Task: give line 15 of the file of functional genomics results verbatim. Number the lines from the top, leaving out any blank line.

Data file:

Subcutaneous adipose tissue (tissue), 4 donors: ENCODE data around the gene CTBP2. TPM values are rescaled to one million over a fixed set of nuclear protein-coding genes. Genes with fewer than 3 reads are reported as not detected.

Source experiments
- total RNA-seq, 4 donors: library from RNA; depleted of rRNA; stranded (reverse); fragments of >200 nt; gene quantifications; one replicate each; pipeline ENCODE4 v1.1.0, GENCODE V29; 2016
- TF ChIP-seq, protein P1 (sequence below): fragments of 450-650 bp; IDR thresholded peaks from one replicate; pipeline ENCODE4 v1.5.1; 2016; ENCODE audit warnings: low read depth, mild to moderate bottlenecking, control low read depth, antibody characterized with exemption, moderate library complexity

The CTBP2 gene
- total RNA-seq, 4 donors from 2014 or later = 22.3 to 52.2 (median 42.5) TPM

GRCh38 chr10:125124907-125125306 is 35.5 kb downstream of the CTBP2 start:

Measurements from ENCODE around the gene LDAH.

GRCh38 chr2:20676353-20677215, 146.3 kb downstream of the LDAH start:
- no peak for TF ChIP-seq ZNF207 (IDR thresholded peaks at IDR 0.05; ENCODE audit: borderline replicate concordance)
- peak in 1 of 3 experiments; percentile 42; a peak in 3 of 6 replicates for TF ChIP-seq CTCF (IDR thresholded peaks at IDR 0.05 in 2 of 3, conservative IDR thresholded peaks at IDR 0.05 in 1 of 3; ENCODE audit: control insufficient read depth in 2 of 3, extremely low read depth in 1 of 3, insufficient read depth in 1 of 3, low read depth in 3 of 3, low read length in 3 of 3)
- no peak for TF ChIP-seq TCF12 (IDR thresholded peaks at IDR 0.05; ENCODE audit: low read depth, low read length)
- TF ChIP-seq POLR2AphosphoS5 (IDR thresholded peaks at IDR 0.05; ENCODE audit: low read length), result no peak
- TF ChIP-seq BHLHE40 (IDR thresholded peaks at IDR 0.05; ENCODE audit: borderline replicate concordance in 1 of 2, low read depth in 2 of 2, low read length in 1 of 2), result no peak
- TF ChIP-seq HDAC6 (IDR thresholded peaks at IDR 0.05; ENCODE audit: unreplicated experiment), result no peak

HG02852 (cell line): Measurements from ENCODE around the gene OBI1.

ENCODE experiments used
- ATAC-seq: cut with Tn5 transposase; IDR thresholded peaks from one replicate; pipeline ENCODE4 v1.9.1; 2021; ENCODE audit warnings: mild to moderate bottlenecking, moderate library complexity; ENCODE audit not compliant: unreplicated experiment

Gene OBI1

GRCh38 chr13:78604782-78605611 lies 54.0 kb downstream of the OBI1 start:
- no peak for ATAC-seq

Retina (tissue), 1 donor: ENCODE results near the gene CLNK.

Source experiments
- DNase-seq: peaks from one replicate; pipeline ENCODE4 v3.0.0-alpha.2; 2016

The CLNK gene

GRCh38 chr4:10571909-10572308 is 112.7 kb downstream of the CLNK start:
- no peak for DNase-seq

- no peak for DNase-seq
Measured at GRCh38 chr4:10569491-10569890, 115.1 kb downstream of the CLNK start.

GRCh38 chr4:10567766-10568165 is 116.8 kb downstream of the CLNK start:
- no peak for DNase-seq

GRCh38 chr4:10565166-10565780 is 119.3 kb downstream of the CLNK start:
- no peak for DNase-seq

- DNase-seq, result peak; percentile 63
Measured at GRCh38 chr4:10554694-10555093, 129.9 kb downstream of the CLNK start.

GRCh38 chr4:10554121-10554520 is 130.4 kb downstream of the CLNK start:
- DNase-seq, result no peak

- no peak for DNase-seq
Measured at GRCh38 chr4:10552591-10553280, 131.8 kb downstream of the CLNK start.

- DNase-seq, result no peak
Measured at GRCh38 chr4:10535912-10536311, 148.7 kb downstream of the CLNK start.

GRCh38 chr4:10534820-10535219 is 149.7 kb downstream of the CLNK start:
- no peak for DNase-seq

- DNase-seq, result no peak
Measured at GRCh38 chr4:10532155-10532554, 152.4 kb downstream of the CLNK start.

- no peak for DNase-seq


- TF ChIP-seq HDAC6 (IDR thresholded peaks at IDR 0.05; ENCODE audit: unreplicated experiment), result no peak